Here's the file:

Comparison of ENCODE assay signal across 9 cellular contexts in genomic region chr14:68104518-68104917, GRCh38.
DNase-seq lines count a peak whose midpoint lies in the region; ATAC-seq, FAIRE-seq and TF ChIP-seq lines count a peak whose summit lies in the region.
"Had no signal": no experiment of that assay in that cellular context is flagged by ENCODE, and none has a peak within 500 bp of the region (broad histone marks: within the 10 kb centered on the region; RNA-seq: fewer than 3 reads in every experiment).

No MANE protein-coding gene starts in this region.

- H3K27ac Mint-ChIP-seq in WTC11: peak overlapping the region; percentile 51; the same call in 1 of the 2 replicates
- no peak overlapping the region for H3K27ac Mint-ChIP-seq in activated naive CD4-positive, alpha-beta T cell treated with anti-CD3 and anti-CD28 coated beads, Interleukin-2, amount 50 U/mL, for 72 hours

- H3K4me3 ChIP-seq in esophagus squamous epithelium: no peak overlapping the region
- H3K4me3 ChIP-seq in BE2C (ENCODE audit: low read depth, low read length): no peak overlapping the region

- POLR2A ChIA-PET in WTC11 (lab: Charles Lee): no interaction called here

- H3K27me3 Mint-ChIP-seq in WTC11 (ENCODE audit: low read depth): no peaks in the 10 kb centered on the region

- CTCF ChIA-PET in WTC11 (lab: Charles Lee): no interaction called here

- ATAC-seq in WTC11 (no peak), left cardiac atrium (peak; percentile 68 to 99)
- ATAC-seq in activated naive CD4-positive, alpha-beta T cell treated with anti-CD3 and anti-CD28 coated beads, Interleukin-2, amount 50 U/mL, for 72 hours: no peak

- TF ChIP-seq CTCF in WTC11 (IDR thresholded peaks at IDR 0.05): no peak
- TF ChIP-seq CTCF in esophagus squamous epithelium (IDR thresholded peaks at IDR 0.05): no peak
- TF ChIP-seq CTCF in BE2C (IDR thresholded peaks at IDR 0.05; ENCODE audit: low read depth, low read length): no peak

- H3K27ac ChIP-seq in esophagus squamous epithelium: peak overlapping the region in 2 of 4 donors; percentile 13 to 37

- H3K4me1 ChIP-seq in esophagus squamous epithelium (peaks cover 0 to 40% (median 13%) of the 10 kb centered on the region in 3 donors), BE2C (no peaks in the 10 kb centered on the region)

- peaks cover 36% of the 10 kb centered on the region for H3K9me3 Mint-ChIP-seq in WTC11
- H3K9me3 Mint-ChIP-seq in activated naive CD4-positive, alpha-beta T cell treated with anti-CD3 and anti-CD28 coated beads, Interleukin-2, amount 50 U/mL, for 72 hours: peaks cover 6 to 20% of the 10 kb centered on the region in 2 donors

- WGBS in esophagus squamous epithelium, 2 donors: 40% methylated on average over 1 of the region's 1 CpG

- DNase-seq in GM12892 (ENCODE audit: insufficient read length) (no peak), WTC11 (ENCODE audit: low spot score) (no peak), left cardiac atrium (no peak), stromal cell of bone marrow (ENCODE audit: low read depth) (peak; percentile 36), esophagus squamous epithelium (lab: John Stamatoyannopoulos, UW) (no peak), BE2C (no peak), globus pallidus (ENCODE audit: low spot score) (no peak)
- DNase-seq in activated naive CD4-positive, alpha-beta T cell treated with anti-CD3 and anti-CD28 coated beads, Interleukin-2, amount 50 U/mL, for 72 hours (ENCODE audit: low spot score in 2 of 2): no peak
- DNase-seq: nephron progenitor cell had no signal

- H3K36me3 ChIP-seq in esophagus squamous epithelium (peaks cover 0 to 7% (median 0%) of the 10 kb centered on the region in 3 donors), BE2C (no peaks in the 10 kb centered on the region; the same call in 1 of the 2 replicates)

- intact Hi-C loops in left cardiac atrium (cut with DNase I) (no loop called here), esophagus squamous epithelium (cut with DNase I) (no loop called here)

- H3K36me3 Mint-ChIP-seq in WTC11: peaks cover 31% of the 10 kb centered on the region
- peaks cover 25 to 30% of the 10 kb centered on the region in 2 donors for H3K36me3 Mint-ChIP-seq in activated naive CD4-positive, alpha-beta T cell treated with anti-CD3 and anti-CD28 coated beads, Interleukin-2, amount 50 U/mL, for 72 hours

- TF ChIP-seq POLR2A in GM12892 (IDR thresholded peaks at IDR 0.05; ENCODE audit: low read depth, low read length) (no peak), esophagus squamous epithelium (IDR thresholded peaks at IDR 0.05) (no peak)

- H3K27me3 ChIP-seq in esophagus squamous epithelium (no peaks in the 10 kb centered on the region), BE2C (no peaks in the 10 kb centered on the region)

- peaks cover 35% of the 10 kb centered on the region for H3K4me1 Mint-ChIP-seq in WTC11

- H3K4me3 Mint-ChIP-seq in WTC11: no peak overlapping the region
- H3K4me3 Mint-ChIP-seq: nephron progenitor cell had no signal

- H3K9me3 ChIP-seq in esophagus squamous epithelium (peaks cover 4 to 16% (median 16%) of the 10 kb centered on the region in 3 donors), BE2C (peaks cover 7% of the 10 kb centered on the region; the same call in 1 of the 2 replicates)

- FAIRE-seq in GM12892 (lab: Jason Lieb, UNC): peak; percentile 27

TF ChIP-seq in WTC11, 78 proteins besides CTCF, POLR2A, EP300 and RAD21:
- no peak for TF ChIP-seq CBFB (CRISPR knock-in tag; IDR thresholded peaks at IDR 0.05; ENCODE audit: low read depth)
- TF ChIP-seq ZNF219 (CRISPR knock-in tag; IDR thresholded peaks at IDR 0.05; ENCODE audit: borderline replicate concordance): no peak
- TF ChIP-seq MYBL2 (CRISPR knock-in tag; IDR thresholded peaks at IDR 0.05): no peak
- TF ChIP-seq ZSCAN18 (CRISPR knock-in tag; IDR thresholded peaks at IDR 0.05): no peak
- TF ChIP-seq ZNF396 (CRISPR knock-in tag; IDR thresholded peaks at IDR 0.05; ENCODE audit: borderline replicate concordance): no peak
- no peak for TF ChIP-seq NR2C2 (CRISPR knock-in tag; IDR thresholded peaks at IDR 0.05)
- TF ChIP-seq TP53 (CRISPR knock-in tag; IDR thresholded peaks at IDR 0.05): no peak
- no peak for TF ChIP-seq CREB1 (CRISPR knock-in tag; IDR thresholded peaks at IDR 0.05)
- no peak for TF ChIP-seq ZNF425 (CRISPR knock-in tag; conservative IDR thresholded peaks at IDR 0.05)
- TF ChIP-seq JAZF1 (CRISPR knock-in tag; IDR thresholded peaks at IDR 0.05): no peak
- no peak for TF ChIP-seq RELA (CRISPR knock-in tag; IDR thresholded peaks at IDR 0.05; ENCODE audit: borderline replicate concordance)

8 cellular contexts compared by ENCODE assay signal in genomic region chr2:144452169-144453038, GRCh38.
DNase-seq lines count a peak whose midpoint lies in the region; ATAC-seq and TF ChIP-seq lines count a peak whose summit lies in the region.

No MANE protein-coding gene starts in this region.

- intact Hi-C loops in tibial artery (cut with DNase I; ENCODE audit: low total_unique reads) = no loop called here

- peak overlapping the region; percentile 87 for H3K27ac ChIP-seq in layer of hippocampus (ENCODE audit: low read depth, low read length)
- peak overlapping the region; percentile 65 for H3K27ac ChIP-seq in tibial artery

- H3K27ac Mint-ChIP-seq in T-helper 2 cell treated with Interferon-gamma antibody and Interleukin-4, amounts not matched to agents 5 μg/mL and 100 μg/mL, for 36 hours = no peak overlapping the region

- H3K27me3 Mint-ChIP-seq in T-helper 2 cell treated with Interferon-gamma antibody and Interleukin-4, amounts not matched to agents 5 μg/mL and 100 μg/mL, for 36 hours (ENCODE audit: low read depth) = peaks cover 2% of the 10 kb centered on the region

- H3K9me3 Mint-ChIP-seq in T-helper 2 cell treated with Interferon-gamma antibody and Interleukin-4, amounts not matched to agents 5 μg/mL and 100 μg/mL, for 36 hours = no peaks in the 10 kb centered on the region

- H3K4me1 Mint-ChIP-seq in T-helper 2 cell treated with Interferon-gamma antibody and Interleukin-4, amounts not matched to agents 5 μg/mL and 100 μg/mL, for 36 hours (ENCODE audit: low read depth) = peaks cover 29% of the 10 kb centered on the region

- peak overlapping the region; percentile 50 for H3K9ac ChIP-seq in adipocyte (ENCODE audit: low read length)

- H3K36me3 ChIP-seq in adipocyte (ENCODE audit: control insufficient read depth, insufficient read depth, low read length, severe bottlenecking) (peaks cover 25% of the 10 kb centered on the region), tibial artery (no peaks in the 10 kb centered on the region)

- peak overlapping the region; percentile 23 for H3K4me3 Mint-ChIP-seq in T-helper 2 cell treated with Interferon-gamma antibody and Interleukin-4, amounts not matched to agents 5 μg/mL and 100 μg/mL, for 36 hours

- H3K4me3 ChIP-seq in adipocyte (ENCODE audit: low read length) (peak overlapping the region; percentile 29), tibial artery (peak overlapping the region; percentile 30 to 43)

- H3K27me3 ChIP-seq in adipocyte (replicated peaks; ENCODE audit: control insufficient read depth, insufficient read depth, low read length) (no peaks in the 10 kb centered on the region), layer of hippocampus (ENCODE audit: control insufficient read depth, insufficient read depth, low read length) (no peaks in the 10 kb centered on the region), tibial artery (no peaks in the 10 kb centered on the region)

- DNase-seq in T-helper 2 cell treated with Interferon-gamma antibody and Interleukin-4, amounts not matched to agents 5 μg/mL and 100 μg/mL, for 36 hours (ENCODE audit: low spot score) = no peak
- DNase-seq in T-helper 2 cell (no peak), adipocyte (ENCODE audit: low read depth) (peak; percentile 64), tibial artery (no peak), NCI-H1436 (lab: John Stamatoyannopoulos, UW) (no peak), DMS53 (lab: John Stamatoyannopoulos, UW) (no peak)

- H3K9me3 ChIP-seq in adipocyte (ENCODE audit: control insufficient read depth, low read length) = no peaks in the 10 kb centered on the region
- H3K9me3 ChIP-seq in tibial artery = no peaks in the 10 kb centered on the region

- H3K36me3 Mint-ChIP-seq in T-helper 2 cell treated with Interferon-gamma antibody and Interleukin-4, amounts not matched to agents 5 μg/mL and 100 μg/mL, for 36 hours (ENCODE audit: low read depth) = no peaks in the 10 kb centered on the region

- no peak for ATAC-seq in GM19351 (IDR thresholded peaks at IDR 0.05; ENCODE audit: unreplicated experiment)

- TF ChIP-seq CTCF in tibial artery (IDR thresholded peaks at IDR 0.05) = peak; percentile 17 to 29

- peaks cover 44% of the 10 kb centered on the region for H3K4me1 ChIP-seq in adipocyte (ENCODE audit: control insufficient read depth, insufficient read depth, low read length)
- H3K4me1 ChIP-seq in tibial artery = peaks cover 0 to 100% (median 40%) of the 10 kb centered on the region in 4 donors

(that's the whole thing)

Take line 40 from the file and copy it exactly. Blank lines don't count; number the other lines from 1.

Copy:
- TF ChIP-seq ZSCAN18 (CRISPR knock-in tag; IDR thresholded peaks at IDR 0.05): no peak